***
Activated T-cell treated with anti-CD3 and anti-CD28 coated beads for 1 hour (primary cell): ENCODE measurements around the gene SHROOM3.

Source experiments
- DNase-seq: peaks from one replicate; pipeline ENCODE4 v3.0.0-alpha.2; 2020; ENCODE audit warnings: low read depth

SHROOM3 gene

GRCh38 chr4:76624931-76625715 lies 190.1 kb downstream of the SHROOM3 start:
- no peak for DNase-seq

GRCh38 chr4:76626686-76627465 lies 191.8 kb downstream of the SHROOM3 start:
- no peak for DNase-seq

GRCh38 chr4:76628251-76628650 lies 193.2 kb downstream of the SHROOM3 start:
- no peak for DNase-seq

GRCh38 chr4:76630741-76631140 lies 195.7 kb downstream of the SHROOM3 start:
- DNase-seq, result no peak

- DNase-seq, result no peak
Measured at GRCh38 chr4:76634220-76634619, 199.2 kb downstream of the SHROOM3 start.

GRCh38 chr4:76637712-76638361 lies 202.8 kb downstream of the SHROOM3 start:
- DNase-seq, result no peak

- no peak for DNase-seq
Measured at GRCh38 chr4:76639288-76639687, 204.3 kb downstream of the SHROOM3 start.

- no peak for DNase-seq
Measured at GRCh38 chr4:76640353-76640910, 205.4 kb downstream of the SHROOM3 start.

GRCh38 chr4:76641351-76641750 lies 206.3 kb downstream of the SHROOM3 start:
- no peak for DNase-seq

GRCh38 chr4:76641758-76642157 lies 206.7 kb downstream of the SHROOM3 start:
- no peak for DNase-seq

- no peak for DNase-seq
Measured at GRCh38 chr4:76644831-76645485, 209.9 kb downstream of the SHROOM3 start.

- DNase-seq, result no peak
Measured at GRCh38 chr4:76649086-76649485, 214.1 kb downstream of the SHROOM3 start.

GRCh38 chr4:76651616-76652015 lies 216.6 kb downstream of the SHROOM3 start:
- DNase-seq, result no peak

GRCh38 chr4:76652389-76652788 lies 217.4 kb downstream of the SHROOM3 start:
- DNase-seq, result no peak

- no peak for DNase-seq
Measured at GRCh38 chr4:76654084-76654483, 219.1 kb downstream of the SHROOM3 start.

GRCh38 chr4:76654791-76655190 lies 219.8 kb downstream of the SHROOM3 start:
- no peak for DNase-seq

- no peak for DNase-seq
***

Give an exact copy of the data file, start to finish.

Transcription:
Activated T-cell treated with anti-CD3 and anti-CD28 coated beads for 1 hour (primary cell): ENCODE measurements around the gene SHROOM3.

Source experiments
- DNase-seq: peaks from one replicate; pipeline ENCODE4 v3.0.0-alpha.2; 2020; ENCODE audit warnings: low read depth

SHROOM3 gene

GRCh38 chr4:76624931-76625715 lies 190.1 kb downstream of the SHROOM3 start:
- no peak for DNase-seq

GRCh38 chr4:76626686-76627465 lies 191.8 kb downstream of the SHROOM3 start:
- no peak for DNase-seq

GRCh38 chr4:76628251-76628650 lies 193.2 kb downstream of the SHROOM3 start:
- no peak for DNase-seq

GRCh38 chr4:76630741-76631140 lies 195.7 kb downstream of the SHROOM3 start:
- DNase-seq, result no peak

- DNase-seq, result no peak
Measured at GRCh38 chr4:76634220-76634619, 199.2 kb downstream of the SHROOM3 start.

GRCh38 chr4:76637712-76638361 lies 202.8 kb downstream of the SHROOM3 start:
- DNase-seq, result no peak

- no peak for DNase-seq
Measured at GRCh38 chr4:76639288-76639687, 204.3 kb downstream of the SHROOM3 start.

- no peak for DNase-seq
Measured at GRCh38 chr4:76640353-76640910, 205.4 kb downstream of the SHROOM3 start.

GRCh38 chr4:76641351-76641750 lies 206.3 kb downstream of the SHROOM3 start:
- no peak for DNase-seq

GRCh38 chr4:76641758-76642157 lies 206.7 kb downstream of the SHROOM3 start:
- no peak for DNase-seq

- no peak for DNase-seq
Measured at GRCh38 chr4:76644831-76645485, 209.9 kb downstream of the SHROOM3 start.

- DNase-seq, result no peak
Measured at GRCh38 chr4:76649086-76649485, 214.1 kb downstream of the SHROOM3 start.

GRCh38 chr4:76651616-76652015 lies 216.6 kb downstream of the SHROOM3 start:
- DNase-seq, result no peak

GRCh38 chr4:76652389-76652788 lies 217.4 kb downstream of the SHROOM3 start:
- DNase-seq, result no peak

- no peak for DNase-seq
Measured at GRCh38 chr4:76654084-76654483, 219.1 kb downstream of the SHROOM3 start.

GRCh38 chr4:76654791-76655190 lies 219.8 kb downstream of the SHROOM3 start:
- no peak for DNase-seq

- no peak for DNase-seq